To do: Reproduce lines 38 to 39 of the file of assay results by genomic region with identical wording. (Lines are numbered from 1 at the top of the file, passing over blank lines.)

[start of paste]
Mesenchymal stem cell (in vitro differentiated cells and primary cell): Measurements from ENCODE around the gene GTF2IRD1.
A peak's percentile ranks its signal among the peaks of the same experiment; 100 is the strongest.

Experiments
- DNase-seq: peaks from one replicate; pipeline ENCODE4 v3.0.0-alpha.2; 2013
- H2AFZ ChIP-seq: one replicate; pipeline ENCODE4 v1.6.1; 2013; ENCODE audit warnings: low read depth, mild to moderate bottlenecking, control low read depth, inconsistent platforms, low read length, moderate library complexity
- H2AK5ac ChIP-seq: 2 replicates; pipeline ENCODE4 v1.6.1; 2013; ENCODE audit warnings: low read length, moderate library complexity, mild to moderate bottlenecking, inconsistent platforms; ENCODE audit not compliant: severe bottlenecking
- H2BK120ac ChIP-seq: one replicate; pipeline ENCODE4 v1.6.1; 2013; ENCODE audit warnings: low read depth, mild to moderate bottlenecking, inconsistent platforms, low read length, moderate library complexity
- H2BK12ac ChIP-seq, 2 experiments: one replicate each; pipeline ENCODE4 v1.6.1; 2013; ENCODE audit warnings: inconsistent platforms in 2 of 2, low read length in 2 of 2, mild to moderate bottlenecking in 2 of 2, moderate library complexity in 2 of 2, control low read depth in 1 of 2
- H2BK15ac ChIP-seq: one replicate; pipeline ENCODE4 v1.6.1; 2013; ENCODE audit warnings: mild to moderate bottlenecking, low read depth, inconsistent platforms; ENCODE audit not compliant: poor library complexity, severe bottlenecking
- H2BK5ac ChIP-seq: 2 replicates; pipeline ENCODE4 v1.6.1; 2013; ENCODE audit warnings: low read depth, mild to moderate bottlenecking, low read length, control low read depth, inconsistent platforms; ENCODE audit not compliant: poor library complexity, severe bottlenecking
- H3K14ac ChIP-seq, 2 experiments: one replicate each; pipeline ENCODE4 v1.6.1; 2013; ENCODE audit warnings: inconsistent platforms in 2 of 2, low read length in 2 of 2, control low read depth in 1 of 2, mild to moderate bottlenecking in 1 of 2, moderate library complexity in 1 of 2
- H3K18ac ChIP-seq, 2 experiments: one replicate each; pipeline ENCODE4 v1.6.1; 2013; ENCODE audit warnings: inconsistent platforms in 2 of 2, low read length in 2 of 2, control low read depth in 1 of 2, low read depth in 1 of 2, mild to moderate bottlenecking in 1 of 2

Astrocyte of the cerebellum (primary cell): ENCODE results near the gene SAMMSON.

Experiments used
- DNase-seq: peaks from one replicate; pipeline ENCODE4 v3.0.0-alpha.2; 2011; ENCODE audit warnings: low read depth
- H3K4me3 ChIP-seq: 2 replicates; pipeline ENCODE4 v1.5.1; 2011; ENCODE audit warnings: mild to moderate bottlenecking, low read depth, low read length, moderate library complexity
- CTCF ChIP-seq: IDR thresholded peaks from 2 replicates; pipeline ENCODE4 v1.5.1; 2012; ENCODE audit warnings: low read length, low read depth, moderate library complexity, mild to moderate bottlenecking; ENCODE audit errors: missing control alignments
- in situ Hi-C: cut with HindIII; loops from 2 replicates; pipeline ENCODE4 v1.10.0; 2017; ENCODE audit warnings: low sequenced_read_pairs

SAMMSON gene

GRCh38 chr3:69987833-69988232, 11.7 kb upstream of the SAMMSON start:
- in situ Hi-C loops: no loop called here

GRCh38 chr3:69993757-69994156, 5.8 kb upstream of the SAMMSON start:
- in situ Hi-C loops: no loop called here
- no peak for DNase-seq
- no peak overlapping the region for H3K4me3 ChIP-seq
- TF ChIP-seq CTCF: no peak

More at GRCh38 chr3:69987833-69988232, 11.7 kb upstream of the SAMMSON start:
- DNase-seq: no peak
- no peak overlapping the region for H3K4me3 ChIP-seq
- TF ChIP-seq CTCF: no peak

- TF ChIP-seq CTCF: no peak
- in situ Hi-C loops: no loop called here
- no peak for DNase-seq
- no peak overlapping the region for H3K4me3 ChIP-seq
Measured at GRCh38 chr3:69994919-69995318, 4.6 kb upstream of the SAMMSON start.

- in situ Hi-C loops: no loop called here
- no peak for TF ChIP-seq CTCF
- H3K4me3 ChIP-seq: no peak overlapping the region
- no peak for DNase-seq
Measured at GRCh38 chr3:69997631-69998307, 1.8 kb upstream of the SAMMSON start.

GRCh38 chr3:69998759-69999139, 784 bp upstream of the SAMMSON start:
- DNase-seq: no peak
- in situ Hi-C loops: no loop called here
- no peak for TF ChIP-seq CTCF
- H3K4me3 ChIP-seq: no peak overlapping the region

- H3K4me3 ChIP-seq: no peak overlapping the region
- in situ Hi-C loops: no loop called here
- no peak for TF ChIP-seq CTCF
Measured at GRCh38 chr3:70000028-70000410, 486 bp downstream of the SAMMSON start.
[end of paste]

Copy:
- H3K4me3 ChIP-seq: no peak overlapping the region
- no peak for DNase-seq